Love Songs As Essays

I’m as guilty as the next person of bopping along to a new song without paying attention to the words beyond knowing which syllables to sound out if I want to sing along (and even then, not always successfully… for years, I thought that Michael Jackson’s Billy Jean was a song about frilly jeans – not joking).

But when I manage to sit down and listen to the words, I often find that the bands for whom I have a lot of time (read: will buy an album without having heard half of it already, will pick them in a clash between two or more bands at a festival, etc.) are the ones that are clearly putting in the hours when it comes to songwriting.

Today, I’d like to look at some love songs that go way beyond “I love you, baby”.

Firstly, Faithless’s We Come One. When performing it live, they sort of transform it into a comment on the positive power of unity in groups of people (e.g. their 2010 performance on the Pyramid Stage at Glastonbury festival – they performed directly before Stevie Wonder and really won over a very mixed crowd). But the actual lyrics of the song speak to a much smaller scale of togetherness; it’s about missing a lover and wanting to be back together. It’s not specified whether the separation is a break-up or merely a temporary physical distance, but the strength of imagery suggests the former.

“All the subtle flavours of my life are become bitter seeds and poison leaves without you. You represent what’s true; I drain the colour from the sky and turn blue without you. These arms lack a purpose, flapping like a hummingbird. I’m nervous cos I’m the left eye; you’re the right. Would it not be madness to fight? We come one.

In you: the song, which rights my wrongs. In you: the fullness of living, the power to begin again (from right now). In you. We come one.

I’m unafraid – never, never scared. Worries washed; pressed air. I am the left eye; you’re the right. Would it not be madness to fight? We come one.”

Admittedly I’ve gotten a bit creative with the grammar there, just to make it flow like it does in the song but also read in sentences. But it almost works as a standalone love letter.

Which brings me on to example two: Metronomy’s Love Letters.

“Love letters, all I see. On every day I read the bits of yellow paper addressed from you to me, and every day a chance (inside a book of stamps) to tell you what I’m up to and say just how I feel. You’ve got me writing love letters – I’m always writing love letters. You’ve got me writing love letters – I’m always writing love letters.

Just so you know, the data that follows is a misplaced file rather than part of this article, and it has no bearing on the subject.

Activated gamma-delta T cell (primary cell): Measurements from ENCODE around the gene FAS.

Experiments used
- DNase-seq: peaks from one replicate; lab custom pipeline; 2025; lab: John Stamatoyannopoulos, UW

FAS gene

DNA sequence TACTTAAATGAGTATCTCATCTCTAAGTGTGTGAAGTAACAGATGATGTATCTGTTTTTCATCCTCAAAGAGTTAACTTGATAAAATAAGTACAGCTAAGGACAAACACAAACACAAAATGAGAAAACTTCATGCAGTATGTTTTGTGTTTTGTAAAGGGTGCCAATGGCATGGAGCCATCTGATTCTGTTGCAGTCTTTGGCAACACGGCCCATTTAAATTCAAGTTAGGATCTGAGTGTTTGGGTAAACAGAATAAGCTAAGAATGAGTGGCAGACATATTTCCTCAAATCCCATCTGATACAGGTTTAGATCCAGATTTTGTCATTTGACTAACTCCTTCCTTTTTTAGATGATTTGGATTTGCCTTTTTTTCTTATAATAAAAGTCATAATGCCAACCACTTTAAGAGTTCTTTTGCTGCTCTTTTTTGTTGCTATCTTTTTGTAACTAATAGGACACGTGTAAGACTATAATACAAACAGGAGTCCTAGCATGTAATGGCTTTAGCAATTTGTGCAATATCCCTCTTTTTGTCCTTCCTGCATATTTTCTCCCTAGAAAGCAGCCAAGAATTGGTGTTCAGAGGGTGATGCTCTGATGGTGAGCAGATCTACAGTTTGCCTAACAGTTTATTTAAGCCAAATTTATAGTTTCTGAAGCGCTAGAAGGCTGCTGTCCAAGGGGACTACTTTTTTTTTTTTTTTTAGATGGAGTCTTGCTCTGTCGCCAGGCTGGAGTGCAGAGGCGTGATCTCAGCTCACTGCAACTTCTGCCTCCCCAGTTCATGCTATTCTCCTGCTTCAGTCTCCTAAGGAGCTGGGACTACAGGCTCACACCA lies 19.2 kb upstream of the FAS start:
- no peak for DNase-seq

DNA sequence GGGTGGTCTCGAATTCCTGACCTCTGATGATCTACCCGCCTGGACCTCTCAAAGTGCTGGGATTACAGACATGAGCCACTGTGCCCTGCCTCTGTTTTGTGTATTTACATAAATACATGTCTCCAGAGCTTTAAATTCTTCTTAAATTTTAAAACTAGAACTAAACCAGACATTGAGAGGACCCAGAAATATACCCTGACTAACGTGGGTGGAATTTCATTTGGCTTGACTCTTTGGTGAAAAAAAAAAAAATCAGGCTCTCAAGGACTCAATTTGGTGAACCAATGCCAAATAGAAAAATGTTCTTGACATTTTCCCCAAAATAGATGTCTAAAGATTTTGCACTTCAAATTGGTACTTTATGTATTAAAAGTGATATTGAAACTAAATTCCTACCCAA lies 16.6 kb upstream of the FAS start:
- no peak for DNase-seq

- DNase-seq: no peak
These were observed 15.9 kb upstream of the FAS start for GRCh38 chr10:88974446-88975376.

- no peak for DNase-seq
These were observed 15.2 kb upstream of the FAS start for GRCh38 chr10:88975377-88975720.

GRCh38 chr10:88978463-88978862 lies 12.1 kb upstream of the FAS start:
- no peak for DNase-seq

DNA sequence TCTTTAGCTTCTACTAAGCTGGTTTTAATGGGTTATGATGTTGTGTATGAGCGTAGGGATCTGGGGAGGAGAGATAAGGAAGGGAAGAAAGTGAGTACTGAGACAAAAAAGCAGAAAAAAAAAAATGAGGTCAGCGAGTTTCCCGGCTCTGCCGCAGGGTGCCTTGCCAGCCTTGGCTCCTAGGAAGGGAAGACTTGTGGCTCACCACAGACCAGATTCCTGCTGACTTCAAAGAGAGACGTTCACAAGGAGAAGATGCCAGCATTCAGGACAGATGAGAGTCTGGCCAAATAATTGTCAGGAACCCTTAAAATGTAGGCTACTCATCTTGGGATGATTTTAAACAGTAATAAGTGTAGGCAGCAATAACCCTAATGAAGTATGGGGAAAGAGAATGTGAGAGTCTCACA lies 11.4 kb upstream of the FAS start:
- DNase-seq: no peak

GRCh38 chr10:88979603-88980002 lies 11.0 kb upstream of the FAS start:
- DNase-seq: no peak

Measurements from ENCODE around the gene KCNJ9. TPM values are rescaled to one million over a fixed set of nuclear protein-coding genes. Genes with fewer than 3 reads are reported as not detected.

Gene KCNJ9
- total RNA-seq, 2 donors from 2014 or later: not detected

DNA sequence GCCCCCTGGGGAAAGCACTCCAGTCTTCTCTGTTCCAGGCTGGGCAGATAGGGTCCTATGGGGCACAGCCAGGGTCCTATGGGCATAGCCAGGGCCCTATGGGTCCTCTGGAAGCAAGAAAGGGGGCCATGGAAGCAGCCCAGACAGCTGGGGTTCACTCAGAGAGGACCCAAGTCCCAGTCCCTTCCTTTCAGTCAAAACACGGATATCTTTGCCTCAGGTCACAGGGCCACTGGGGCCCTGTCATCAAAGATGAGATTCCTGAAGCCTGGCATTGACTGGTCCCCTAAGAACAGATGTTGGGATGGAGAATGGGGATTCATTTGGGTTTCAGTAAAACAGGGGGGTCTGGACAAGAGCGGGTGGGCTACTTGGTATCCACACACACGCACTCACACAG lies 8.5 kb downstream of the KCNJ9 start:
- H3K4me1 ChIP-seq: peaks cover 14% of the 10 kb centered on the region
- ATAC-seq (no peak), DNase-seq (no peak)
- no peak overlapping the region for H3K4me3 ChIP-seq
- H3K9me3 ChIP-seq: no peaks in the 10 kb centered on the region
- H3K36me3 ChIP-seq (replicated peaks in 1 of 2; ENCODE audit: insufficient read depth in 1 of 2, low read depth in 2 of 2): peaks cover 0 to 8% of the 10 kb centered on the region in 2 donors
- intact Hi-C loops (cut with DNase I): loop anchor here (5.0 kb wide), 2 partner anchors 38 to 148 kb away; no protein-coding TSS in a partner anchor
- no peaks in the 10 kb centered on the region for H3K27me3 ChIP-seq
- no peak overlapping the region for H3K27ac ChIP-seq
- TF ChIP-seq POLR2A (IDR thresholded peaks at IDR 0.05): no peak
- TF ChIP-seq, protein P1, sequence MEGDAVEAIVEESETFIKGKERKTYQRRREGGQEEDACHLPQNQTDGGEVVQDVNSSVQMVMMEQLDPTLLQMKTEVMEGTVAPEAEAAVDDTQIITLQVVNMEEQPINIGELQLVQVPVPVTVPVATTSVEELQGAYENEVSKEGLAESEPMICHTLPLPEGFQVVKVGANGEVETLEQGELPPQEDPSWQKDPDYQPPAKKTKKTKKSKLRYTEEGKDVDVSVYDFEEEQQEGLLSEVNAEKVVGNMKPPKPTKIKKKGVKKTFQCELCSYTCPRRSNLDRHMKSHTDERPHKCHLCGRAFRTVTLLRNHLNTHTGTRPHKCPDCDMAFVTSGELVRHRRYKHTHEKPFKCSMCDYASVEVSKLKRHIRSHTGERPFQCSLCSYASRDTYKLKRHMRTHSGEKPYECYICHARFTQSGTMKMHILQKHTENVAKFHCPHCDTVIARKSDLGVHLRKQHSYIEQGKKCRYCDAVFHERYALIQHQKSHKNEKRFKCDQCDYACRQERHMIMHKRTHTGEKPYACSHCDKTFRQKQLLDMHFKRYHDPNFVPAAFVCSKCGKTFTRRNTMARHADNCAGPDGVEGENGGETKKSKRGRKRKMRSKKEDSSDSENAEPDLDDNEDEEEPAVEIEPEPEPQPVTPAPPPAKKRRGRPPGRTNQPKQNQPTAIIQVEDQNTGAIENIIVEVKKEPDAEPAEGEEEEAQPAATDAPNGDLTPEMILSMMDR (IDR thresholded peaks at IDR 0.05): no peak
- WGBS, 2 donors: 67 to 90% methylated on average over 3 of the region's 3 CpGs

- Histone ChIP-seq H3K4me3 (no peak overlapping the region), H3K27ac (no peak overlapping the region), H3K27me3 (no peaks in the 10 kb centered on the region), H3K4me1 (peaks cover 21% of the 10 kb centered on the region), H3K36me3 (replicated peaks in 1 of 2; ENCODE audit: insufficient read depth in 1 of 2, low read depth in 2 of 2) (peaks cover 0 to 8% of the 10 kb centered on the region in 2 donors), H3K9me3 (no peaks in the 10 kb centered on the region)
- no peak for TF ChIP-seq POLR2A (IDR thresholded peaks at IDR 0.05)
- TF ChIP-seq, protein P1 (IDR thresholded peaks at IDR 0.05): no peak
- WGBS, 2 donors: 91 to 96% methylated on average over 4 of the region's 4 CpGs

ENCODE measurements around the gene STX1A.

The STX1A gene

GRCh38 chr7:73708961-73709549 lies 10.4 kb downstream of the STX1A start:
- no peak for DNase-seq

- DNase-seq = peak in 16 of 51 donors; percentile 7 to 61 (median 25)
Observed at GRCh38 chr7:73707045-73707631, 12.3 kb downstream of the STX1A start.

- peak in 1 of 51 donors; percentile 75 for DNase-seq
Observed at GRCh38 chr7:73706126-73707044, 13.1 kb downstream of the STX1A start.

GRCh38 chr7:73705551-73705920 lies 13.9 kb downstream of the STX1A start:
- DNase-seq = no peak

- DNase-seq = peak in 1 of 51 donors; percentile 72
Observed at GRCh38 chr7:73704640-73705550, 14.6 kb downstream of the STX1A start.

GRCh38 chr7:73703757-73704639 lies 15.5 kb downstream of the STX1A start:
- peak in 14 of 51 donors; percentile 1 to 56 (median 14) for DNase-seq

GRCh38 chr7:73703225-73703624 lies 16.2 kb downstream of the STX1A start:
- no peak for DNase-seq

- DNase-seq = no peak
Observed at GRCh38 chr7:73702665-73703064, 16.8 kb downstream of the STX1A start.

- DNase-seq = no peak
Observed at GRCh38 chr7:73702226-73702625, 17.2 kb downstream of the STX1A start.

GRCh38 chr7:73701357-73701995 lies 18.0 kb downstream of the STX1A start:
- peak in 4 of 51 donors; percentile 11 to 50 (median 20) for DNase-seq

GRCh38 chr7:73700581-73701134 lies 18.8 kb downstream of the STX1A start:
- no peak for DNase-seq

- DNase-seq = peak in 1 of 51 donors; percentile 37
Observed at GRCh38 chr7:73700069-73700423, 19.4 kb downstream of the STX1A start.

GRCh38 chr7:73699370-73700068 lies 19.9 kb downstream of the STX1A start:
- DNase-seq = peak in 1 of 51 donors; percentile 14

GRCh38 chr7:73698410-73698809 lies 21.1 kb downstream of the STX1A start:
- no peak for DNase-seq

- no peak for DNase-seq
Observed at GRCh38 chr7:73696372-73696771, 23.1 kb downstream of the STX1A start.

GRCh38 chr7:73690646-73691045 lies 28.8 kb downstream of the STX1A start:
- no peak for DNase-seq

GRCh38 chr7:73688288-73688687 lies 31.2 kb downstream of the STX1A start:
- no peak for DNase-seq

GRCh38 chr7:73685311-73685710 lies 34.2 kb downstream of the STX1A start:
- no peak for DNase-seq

From far across the sea, they fly from you to me, but still I get no sleep. Oh, my love, don’t be mad, ’cause I’ll keep on writing love letters. Yeah, I’ll keep on writing love letters. Yeah, I’ll keep on writing love letters.”

Simple, lovely, heartfelt, real.

Thirdly, let’s look at Elbow. I could have written this whole post about Elbow’s songs alone, I’ll make no secret of my admiration for Guy Garvey’s songwriting. I’ve gone for Elbow’s The Bones Of You.

“So I’m there, charging around with a juggernaut brow, overdraft speeches and deadlines to make. Cramming commitments like cats in a sack; telephone burn and a purposeful gait. When out of a doorway the tentacles stretch of a song that I know and the world moves in slow motion, straight to my head like the first cigarette of the day.

And it’s you, and it’s May, and we’re sleeping through the day, and I’m five years ago, and three thousand miles away.

Do I have time? A man of my calibre? Stood in the street like a sleepwalking teenager? No, and I dealt with this years ago, I took a hammer to every memento. But image on image like beads on a rosary pull through my head as the music takes hold and the sickener hits. I could work til I break, but I love the bones of you  – that, I will never escape.

And it’s you, and it’s May, and we’re sleeping through the day, and I’m five years ago, and three thousand miles away. And I can’t move my arm for the feat that you will wake, and I’m five years ago (and three thousand miles away).”

This one’s a bit like a punch to the back of the knee (much like the feeling it describes). It just gets it so right.

There are so many amazingly eloquent artists I’ve not covered, but I’m not going to harp on all day. Maybe I’ll do another post like this another day on a different subject. Inspirational songs, maybe (Nina Simone’s Young, Gifted And Black springs to mind), or songs that are significantly more/less upbeat than their lyrics (e.g. Foster The People’s Pumped Up Kicks).

Anyone out there got any especially-articulate love song favourites?


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